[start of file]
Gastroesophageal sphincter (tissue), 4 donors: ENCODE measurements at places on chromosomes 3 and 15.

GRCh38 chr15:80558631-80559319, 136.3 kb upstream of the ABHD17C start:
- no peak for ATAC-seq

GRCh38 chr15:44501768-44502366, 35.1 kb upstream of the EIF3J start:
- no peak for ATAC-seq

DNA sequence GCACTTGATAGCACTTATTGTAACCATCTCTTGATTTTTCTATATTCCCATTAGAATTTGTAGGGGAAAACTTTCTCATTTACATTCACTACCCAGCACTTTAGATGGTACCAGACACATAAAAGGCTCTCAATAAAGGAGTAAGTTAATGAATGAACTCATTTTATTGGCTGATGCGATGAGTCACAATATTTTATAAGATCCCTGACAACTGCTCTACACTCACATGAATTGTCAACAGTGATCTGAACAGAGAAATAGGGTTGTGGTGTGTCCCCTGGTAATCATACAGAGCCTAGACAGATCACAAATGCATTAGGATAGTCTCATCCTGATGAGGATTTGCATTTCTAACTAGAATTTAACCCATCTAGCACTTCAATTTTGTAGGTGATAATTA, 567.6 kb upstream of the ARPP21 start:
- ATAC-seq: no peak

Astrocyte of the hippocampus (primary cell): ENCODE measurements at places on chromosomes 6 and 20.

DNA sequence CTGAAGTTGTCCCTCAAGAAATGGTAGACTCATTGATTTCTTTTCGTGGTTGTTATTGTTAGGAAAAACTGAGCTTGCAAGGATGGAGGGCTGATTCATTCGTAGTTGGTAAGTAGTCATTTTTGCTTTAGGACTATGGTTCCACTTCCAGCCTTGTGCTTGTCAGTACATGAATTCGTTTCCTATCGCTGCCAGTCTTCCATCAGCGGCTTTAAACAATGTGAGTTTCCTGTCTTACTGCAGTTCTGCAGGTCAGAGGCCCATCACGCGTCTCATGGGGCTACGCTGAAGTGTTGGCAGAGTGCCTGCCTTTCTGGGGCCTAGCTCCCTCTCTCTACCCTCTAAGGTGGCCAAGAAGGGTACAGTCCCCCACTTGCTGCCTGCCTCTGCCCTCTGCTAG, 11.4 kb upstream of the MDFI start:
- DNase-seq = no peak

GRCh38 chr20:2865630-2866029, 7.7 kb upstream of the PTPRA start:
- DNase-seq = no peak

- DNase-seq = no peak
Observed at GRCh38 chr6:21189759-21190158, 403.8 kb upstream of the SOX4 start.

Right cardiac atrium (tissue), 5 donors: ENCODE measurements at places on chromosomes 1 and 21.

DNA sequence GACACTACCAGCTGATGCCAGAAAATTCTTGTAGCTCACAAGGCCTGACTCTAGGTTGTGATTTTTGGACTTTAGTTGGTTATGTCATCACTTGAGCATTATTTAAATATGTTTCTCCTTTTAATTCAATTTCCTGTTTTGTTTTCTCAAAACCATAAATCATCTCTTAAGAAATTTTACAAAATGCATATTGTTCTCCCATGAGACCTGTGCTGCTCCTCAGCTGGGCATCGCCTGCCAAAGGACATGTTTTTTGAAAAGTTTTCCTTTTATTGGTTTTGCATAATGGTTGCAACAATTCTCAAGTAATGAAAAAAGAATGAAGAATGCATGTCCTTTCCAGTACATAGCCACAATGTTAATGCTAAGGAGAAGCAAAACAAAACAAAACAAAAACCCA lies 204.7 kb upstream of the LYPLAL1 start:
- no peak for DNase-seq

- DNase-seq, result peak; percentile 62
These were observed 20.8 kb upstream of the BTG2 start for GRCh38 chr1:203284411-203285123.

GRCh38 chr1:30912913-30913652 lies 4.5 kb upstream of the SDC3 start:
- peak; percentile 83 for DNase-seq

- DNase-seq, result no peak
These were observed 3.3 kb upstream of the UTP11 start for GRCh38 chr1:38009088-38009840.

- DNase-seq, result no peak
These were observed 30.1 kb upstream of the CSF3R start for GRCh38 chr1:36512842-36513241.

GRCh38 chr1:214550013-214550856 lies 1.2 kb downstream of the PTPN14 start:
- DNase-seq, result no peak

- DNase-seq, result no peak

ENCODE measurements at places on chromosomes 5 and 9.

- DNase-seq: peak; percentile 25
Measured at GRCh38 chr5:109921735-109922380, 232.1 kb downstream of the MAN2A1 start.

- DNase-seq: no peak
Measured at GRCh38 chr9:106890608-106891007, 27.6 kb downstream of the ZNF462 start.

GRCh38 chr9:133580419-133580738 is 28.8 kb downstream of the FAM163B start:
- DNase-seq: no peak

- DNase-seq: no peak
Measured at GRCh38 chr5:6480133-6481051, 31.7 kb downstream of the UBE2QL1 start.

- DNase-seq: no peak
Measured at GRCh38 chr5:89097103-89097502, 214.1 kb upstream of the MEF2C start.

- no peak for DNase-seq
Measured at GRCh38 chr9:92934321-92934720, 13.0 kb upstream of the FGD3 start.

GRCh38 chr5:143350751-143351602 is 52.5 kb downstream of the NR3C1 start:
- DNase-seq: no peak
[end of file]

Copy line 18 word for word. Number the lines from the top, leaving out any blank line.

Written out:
- DNase-seq, result peak; percentile 62